The Odyssey and Its Themes Homer’s great literary classic, The Odyssey, represents and illustrates many emotional and mental values. All of these values can be classified under three different main themes that are constant throughout the epic tale. These themes are: A boy’s struggle to be a man, a king’s struggle to reclaim his kingdom, and a man’s struggle to return home. As one reads this book it will become more and more evident to them that a man’s struggle to get home is the most important theme throughout Homer’s adventure. In The Odyssey, Odysseus’s longing for his home and family is what drives the story. That is his one goal in the entire book, and that really states something about his character.
In Book 5 we are first introduced to the character Odysseus. The strange thing is that he is weeping to himself when we first meet him. He is weeping because he pines for his family and home as stated in lines 327 and 328, ‘Yet it is true, each day I long for home, long for the sight of home.’; As he plainly states, Odysseus greatly misses his home, and his tears show us just how much he misses it. In the duration of the story Odysseus has to make several sacrifices in order to get to the home he longs for so much. In Book 12, Circe foresees that Odysseus will have to let some of his men die. ‘The Ithacans set off. But Odysseus never reveals to them Circe’s last prophecy – that he will be the only survivor…’; This shows how much he’s willing to do and sacrifice in order to get home.
The Essay on Leadership qualities of Odysseus throughout the book
Throughout the Odyssey, the lead character, Odysseus, is presented as the ideal Greek leader. He demonstrates this through the treatment of his men and how he deals with problems that are presented to him. Because the Odyssey was first a spoken myth, it took on the shape of the society in which it was told. Including that society’s moral and ethical values, as well as its desires in the ...
There are many obstacles that stand in Odysseus’s way of getting home. Some of the obstacles included the Lotus-Eaters, Cyclops, Sirens, Scylla, and Charybdis. In many ways these creatures and temptations represent all obstacles that get in the way of goals. They are the classic feat that the protagonist, Odysseus, must overcome to get to his goal, home. One of the most fearsome, brutish obstacles was Polyphemus, the Cyclops. Polyphemus ends up destroying a large portion of Odysseus’s crew as described in lines 746-752.
‘Neither reply nor pity came from him, but in one stride he clutched at my companions and caught two in his hands like squirming puppies to beat their brains out, spattering the floor. Then he dismembered them and made his meal…’; This descriptive brutality shows you just how much a gigantic, intimidating obstacle Polyphemus was. Another one of these obstacles was Scylla. Scylla’s attack was described in lines 1338-1343. ‘ Then Scylla made her strike, whisking six of my best men from the ship. I happened to glance aft at ship and oarsmen and caught sight of their arms and legs dangling high overhead.’; This is yet another grim reminder of just how determined Odysseus is to get to his home and family. Throughout The Odyssey, Odysseus is warned many times of the perils and difficulty of his journey. All through these times it seems that Odysseus will never get home, but he never loses hope. In Book 11, Odysseus ventures into hell to meet with the great prophet, Teiresias. Teiresias prophesizes, ‘But anguish lies ahead: the god who thunders on the land prepares it…’; As terrible as this sounds, Odysseus just accepts his fate and continues on with his journey. Just as he did earlier in the story, after his encounter with Polyphemus, the Cyclops puts a curse on his head. ‘…and thou art father: grant that Odysseus, raider of cities, never see his home…’; Even though it seems all hope is lost and he will never make it, he still continues.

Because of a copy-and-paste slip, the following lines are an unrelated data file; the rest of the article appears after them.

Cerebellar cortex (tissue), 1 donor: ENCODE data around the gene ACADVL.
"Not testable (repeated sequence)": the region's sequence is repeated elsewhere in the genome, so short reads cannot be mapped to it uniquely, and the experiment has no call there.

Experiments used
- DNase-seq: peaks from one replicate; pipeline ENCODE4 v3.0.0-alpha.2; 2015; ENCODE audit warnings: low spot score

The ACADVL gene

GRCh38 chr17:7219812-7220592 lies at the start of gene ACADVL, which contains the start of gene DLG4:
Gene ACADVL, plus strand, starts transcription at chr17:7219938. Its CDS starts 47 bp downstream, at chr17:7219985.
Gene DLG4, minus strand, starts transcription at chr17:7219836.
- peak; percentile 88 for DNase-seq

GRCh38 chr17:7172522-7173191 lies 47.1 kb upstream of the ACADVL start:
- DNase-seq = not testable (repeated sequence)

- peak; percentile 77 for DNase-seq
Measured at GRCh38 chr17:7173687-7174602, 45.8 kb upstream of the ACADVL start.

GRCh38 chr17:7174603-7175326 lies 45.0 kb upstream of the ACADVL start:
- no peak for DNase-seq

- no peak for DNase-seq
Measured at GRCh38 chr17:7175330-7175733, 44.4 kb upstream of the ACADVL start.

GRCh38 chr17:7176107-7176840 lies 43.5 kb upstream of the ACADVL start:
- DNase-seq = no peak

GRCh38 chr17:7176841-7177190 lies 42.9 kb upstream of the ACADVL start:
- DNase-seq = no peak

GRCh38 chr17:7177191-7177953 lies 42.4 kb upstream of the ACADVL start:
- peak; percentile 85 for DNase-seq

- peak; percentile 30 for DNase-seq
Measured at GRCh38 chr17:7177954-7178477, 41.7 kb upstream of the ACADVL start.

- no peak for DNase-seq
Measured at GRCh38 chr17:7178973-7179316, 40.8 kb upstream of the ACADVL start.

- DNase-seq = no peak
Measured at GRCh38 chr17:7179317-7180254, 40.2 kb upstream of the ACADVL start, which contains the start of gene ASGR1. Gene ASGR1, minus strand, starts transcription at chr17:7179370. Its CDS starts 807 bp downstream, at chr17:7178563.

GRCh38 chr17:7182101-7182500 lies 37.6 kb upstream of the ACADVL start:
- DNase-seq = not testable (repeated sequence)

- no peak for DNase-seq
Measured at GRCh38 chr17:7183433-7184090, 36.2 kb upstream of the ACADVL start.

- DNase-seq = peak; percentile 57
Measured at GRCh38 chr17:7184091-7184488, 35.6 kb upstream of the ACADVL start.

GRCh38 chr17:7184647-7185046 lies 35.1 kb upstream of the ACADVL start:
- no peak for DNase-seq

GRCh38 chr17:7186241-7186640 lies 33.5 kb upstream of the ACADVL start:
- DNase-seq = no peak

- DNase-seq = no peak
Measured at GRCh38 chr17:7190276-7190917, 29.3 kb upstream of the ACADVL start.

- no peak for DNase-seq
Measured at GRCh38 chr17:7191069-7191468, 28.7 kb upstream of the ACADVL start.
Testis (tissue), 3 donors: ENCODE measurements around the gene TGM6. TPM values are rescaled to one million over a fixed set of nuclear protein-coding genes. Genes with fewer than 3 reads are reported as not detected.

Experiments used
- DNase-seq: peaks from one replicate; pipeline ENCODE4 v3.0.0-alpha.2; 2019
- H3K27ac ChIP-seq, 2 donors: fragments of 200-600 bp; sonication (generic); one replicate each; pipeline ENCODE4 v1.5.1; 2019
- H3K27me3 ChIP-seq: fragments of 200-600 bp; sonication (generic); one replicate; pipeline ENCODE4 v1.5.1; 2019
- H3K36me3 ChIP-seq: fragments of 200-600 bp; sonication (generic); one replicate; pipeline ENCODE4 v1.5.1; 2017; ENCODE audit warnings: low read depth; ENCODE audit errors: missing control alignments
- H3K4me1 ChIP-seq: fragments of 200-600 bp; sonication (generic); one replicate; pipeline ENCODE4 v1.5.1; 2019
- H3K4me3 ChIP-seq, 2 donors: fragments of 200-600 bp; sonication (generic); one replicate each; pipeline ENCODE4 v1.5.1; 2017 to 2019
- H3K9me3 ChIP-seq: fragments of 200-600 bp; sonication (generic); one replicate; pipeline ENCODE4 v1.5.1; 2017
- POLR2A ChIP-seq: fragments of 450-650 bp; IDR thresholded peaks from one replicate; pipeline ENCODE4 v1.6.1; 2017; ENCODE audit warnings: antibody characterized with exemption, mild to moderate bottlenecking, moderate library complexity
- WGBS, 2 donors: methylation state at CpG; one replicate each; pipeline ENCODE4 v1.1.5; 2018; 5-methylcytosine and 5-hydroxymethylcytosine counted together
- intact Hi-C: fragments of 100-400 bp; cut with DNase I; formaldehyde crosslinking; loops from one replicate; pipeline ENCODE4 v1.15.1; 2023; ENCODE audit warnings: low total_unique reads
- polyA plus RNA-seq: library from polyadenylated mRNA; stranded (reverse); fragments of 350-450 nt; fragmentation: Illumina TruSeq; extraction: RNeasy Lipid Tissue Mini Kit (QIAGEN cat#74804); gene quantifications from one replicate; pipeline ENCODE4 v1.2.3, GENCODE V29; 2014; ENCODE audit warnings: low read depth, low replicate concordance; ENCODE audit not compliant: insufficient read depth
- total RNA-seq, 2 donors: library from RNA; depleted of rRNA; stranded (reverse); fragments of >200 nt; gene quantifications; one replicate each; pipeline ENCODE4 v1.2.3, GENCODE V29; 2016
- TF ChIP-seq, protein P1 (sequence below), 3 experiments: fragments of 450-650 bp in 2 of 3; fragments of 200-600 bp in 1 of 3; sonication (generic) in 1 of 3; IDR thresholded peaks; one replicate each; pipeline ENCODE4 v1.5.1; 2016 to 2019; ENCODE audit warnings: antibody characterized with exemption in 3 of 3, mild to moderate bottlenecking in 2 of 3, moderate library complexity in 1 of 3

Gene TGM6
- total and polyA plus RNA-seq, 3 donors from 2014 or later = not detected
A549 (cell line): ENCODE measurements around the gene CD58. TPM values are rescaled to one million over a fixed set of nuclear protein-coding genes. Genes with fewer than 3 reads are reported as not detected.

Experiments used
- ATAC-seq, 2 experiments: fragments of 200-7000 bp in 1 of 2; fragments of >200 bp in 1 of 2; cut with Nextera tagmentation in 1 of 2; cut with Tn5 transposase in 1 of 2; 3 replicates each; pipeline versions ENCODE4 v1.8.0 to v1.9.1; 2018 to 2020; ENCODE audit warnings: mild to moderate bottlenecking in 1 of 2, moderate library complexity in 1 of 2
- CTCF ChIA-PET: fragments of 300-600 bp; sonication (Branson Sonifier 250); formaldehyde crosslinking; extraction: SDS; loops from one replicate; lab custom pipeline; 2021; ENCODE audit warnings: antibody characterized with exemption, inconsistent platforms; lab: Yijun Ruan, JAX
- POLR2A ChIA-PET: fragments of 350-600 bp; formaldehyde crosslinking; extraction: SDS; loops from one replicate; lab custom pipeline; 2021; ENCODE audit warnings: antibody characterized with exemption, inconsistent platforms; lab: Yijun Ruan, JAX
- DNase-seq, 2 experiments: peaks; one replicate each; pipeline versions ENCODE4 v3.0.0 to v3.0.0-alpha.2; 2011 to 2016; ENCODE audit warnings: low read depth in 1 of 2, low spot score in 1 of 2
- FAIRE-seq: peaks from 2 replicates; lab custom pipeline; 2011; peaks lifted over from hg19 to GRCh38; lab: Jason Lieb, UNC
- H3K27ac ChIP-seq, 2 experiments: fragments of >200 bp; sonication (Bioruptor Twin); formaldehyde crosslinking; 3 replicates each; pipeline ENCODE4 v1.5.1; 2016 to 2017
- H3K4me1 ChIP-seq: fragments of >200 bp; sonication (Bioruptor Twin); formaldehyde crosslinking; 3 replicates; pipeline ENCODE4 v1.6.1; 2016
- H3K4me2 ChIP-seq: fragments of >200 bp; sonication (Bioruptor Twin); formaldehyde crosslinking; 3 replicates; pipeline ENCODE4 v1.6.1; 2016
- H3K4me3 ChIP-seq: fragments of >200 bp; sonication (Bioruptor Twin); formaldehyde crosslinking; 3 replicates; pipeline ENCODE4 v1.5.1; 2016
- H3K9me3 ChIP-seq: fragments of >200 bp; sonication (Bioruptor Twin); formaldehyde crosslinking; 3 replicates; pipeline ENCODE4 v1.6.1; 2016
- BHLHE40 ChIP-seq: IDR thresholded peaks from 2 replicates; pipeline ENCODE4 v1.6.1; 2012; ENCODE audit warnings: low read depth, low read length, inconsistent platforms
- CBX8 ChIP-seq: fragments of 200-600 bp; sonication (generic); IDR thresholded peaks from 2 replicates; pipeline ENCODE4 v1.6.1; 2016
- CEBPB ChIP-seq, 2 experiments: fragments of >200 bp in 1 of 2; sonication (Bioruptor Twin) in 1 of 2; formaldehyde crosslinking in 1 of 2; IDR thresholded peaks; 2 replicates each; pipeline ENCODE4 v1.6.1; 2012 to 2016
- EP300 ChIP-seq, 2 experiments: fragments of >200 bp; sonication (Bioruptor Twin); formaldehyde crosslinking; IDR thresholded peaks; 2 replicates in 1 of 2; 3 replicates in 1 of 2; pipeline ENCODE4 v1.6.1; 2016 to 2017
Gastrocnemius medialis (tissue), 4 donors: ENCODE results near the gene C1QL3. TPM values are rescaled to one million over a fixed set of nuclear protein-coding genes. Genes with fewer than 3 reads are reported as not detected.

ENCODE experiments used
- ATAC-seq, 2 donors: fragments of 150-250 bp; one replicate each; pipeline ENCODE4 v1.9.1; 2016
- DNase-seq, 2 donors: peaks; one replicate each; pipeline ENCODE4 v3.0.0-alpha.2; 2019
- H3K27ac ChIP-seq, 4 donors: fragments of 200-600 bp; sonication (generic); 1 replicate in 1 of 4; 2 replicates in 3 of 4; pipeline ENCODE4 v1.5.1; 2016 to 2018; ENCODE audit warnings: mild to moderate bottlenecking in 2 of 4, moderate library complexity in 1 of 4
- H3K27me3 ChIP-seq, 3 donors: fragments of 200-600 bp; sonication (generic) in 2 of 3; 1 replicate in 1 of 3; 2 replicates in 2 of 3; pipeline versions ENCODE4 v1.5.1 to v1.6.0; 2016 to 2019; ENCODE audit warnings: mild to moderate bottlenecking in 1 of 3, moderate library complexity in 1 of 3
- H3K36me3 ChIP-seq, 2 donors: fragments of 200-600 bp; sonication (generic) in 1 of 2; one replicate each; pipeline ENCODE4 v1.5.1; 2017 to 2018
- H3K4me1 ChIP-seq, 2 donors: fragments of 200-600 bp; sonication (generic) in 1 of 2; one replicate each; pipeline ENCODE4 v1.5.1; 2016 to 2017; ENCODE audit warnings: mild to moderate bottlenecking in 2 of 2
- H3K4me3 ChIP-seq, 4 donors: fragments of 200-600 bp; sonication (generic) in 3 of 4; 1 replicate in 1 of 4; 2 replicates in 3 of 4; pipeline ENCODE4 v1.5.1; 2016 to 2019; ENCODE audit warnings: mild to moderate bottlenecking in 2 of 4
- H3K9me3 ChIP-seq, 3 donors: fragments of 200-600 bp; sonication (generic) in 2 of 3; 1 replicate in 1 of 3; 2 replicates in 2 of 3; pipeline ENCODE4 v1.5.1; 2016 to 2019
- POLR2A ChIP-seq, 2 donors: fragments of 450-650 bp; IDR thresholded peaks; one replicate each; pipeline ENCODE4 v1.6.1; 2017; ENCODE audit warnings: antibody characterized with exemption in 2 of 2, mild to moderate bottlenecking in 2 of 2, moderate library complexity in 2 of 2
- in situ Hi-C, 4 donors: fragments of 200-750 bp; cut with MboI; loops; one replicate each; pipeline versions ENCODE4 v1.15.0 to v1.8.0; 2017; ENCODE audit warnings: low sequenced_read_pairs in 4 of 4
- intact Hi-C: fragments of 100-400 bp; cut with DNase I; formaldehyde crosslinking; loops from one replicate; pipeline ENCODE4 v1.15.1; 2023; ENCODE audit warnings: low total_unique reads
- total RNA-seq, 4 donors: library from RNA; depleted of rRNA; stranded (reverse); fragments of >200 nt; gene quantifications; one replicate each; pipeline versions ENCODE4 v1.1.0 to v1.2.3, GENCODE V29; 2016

The Term Paper on The Odyssey Odysseus Homer Life
... sense of hope, just as Odysseus is determined to return home despite his foes and hardships. Odysseus' wife Penelope ... as indirect depictions of his ideas. The Cyclops Polyphemus, a behemoth giant, symbolizes nature's brute force. It ... the world; the only way to pass these obstacles is to maintain a linear course and never ... to make a harsh decision to sail by Scylla and lose at most six sailors rather ...
In conclusion, a man’s struggle to get home is the most important theme in The Odyssey. Even though Odysseus seems tough, when it comes to his home and family, he still bares his softer side. Against impossible odds and grizzly creatures, Odysseus still fights on, because even the biggest giant seems small when compared to Odysseus’s determination. And when it seems that he has no chance of getting home, Odysseus still never loses hope. We could all learn something from Odysseus and his determination to get to the things most important to him..